New Barrier to Class Actions for Franchisors
New barriers stand in the way of consumer class-action lawsuits, according to Bethany Appleby of Wiggin and Dana.
This fall the Third Circuit Court of Appeals issued two opinions reversing district court certification of consumer classes. In both instances, the plaintiffs did not present “a viable way of demonstrating” that each proposed class member had actually purchased the product at issue, the court said.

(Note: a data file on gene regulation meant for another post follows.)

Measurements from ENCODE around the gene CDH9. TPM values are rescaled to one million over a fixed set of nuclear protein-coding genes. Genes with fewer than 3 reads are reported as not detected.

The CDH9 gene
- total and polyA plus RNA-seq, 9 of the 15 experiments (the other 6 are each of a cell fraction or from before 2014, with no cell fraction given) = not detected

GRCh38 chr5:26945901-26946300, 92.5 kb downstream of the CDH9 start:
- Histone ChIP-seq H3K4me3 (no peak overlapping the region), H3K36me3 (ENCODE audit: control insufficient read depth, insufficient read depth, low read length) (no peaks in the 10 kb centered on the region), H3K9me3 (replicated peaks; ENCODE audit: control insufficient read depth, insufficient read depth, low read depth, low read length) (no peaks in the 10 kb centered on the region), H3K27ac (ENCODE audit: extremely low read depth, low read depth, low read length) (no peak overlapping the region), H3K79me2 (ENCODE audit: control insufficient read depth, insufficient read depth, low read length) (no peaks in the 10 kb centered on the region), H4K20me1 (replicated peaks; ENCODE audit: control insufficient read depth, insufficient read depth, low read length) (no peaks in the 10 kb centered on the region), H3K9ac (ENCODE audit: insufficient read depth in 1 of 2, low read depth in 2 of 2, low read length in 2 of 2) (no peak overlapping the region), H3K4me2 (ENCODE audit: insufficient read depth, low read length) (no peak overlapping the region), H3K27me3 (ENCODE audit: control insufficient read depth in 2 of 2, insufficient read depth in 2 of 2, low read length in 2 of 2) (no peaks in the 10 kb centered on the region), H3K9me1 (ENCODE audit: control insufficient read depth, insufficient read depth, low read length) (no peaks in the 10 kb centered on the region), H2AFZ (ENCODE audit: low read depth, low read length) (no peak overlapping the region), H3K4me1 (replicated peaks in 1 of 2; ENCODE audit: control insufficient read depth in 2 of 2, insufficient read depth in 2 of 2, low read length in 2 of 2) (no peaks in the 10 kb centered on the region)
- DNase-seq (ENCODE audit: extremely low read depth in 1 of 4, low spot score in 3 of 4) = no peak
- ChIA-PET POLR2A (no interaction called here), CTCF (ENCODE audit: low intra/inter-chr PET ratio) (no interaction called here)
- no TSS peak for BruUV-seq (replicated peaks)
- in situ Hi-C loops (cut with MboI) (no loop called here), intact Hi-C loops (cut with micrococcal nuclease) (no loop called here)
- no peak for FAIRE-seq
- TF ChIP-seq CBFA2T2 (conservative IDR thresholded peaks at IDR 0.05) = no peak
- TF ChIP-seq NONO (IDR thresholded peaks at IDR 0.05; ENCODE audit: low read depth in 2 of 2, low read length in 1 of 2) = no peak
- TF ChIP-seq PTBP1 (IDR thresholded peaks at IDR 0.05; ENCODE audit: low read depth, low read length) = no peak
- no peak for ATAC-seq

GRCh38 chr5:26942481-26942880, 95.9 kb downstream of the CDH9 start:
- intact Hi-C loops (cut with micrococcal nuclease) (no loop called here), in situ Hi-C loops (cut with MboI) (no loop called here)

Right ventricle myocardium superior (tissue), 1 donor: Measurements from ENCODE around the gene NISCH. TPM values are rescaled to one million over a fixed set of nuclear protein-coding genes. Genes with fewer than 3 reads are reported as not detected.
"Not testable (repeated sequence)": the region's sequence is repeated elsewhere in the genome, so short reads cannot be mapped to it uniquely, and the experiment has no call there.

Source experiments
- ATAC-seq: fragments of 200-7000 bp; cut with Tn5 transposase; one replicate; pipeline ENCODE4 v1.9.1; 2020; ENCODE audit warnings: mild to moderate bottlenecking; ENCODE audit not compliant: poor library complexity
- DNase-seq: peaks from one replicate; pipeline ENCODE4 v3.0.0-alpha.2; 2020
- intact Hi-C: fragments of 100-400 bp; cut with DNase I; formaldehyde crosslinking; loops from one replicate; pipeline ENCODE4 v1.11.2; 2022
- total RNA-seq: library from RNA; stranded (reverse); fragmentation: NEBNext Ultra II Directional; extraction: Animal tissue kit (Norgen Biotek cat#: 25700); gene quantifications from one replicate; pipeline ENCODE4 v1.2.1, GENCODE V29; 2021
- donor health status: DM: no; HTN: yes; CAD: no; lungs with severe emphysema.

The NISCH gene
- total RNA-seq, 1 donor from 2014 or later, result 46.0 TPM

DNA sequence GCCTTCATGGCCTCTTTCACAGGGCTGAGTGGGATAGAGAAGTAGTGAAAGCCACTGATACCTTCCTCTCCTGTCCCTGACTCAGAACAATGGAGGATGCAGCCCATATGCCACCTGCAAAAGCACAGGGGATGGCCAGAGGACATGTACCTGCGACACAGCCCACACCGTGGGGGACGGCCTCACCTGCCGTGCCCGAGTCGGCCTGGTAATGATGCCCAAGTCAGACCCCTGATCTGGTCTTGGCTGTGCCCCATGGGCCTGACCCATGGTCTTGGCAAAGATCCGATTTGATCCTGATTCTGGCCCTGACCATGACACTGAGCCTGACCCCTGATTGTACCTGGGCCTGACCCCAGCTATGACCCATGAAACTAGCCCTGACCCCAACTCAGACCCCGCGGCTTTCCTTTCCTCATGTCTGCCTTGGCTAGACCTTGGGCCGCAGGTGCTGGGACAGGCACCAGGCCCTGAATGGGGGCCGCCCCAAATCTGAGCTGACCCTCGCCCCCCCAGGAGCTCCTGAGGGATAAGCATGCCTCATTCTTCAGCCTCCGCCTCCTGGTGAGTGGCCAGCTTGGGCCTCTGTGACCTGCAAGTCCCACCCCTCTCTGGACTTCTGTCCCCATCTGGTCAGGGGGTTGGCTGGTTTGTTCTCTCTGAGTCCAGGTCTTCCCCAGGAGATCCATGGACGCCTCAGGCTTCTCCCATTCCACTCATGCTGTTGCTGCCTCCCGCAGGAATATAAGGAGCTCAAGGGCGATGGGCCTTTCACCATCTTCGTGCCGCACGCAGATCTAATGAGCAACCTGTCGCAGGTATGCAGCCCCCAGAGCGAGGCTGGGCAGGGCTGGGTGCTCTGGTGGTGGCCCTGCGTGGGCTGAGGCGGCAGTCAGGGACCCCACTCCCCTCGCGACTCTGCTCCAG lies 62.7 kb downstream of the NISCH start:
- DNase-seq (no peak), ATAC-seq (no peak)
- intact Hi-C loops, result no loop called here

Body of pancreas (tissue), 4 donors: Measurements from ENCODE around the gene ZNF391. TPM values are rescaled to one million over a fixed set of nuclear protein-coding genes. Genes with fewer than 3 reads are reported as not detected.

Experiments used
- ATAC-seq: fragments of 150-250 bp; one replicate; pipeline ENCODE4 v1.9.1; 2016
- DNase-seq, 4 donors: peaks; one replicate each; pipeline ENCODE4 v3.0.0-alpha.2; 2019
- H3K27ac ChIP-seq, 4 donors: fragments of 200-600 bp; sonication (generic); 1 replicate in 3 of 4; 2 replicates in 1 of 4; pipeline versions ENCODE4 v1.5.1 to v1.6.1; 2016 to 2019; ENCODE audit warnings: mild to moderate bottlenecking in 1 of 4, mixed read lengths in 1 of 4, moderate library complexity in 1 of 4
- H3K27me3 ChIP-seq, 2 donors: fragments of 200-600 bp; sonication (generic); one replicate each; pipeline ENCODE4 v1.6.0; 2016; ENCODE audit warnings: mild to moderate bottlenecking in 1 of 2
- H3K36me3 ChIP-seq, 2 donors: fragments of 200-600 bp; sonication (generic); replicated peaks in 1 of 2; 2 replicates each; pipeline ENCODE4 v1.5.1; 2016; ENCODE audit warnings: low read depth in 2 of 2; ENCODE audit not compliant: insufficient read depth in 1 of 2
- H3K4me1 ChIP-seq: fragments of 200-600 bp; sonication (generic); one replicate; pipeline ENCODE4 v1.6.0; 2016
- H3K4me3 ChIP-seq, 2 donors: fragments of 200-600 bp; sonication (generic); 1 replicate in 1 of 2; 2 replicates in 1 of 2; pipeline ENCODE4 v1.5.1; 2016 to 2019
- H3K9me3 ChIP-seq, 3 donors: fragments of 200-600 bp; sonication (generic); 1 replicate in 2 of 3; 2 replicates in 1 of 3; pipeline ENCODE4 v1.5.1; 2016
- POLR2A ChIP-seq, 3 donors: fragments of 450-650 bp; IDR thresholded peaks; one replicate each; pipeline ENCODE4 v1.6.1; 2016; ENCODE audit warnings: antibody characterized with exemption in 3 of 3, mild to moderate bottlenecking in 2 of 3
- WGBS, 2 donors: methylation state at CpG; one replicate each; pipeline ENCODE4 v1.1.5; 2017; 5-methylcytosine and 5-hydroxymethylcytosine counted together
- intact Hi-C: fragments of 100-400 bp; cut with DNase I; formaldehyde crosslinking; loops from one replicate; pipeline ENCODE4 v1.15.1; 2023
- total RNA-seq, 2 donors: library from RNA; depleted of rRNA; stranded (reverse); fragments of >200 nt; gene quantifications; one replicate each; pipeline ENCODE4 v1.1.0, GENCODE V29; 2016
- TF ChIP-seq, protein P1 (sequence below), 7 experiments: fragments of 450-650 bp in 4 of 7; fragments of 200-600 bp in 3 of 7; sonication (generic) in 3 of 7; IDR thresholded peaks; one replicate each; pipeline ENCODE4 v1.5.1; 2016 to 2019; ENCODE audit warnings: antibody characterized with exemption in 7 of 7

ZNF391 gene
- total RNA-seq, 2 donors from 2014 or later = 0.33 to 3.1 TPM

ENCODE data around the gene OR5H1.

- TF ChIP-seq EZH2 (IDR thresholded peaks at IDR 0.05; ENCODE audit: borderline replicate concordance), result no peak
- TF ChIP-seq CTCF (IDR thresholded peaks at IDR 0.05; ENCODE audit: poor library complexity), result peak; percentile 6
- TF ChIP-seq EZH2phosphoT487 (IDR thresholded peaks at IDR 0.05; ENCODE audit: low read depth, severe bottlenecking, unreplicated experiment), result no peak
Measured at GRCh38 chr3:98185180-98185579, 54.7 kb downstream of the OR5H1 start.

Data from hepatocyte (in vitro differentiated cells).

Along with a 2012 Third Circuit decision, these two decisions “present a new barrier for money damage class claims” related to a product purchase, Appleby notes.
Because many franchise systems involve sales where no record of the purchase is kept, “these cases are likely to be particularly useful to franchisors defending against consumer class actions,” she adds.
In Marcus v. BMW North America, plaintiffs sued BMW and Bridgestone for selling allegedly defective tires. The court found the class definition in the case raised “serious ascertainability” issues, because the purchase and lease records did not document the brand of tires on each car, and not all owners and lessees had their vehicles repaired at a BMW dealership.